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Monday, Sep. 22, 2014

Reservist gives different view of war

Thursday, May 24, 2007

Cpt. Mike Pace has served his country in Iraq and he doesn't understand why major media outlets only tell one piece of the complicated puzzle.

"It was frustrating at times because we felt like only part of the story was being told," Pace told the BannerGraphic following a speaking engagement with the Greencastle Rotary at the Walden Inn Wednesday.

Pace served in Iraq for nearly one year. The Olmsted Falls, Ohio, native and current Crawfordsville resident was the featured speaker for Rotary Wednesday.

An army reservist, Pace learned he would be heading to Iraq via Western Union telegram. The telegram he received two years ago informed him he would be placed back into active duty and would be heading to Iraq.

"I didn't even know they were doing those anymore," Pace said.

During his stay in Iraq, Pace said he learned that the similarities between Americans and Iraqis outweigh the differences, but because of major cultural differences, things will change for the country.

"That country is never going to be the same," Pace said. "But they were really curious. Describing Crawfordsville to them was like, 'really? That's in America?'

"We have a lot more in common than differences."

Pace said while most Americans see the bloodshed on the television nearly every day, they don't get the opportunity to see how the U.S. military is working with Iraqis and helping people on a daily basis.

He described how the U.S. military spent time giving to Iraqis, specifically children.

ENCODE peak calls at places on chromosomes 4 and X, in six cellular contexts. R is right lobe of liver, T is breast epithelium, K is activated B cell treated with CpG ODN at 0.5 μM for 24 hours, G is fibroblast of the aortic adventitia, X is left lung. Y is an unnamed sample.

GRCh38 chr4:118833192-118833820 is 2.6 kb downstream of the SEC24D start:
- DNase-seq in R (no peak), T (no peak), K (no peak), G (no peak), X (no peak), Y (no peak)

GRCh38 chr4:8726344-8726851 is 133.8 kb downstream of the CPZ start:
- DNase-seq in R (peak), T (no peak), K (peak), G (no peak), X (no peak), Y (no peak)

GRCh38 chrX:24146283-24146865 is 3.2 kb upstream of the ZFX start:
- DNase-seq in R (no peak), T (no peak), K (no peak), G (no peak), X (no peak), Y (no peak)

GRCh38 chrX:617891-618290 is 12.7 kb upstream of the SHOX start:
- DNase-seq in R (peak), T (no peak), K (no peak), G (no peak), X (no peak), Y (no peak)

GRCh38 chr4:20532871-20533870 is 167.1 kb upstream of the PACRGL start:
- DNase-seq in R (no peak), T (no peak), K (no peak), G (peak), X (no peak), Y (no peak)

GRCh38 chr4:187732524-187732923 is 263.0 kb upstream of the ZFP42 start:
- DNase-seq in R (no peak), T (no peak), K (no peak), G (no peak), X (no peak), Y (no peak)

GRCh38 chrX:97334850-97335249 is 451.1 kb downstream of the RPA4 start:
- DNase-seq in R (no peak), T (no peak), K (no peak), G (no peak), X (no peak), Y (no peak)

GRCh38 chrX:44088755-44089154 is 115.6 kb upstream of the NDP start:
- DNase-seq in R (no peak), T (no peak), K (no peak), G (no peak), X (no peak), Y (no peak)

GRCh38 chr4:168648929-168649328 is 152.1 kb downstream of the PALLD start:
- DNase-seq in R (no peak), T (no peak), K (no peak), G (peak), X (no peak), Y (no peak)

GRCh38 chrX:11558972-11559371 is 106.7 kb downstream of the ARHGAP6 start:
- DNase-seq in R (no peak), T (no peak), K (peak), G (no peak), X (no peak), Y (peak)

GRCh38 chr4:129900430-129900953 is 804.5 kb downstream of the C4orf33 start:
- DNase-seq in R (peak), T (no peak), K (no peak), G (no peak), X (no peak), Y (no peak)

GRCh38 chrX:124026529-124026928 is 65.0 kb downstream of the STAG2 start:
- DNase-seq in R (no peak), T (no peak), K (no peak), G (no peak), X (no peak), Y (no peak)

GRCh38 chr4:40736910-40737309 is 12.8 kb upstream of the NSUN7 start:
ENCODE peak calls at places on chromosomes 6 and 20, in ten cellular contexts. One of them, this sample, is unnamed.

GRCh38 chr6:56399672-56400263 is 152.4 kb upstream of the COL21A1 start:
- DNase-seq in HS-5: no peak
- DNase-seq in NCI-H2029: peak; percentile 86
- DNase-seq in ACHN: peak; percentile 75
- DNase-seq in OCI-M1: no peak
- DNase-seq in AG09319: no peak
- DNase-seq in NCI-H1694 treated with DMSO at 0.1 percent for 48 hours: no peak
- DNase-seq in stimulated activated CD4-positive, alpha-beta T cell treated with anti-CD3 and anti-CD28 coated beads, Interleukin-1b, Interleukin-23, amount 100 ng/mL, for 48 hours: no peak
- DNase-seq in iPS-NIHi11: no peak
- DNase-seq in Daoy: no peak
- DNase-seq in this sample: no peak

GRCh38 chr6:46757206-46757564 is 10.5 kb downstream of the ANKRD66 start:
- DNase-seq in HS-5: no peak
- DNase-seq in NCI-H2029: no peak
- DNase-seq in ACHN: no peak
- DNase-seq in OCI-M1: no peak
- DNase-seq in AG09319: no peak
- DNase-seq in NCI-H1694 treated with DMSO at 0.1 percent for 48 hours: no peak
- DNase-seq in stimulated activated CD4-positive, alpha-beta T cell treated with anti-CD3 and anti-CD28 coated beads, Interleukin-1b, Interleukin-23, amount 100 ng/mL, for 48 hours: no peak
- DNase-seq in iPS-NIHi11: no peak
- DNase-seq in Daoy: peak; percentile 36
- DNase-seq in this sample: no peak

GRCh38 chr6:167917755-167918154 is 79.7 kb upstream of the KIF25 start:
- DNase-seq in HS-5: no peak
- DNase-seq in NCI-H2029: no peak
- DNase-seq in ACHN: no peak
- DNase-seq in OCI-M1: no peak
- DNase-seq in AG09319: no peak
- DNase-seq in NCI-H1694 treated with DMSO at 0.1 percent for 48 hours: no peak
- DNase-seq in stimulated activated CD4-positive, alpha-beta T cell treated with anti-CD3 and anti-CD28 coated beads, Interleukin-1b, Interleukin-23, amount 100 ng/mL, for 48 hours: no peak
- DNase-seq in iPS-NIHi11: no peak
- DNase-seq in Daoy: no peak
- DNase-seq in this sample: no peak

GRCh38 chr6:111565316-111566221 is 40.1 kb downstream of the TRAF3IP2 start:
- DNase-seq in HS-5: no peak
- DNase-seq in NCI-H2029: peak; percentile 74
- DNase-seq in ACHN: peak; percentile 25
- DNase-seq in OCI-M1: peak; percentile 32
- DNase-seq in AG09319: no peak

"Things like that happen all the time," Pace said. "The stuff the media is telling you is only 20 percent of the truth. There are some great things going on."

In 1999, Pace went into inactive reserve.

He had graduated from West Point in 1991 and served his country as a Captain of artillery in the U.S. Army.

But after some time in the military, Pace thought he might want to shift gears. But the military kept calling.

"I figured out quickly that I enjoy blowing things up," Pace told the Rotary members.

In 1999, Pace went into inactive reserve. He and his family moved to Indiana in 2002, settling in Crawfordsville.

He told the Rotary members Wednesday that when Pace learned he was going to be deployed to Iraq, he had to explain to his 4-year-old daughter that he would be going away for a while to serve in the military, but she didn't believe him.

"'Daddy,'" she said, "'you can't be a soldier. You don't have any soldier's clothes.'"

But Pace dusted off an old military outfit and off he went.

He reported for duty on April 24, 2005 and left for Iraq in August.

He told the Rotary members Wednesday that when soldiers initially enlist, physicals are important. However, after being inactive, he said physicals aren't that big of a deal.

"When you get called back to the military, they just want to make sure you have a pulse," he said.

Pace said he arrived in Kuwait in August 2005 and stayed there for three weeks, not knowing where he was going to be deployed.

He then learned he was assigned to a three-man team to instruct a staff officer course to Iraqi special forces in Baghdad for three weeks. Pace said he taught basic mission planning.

He said his stay in Baghdad was quite comfortable.

"The living conditions were pretty good for us," he said.



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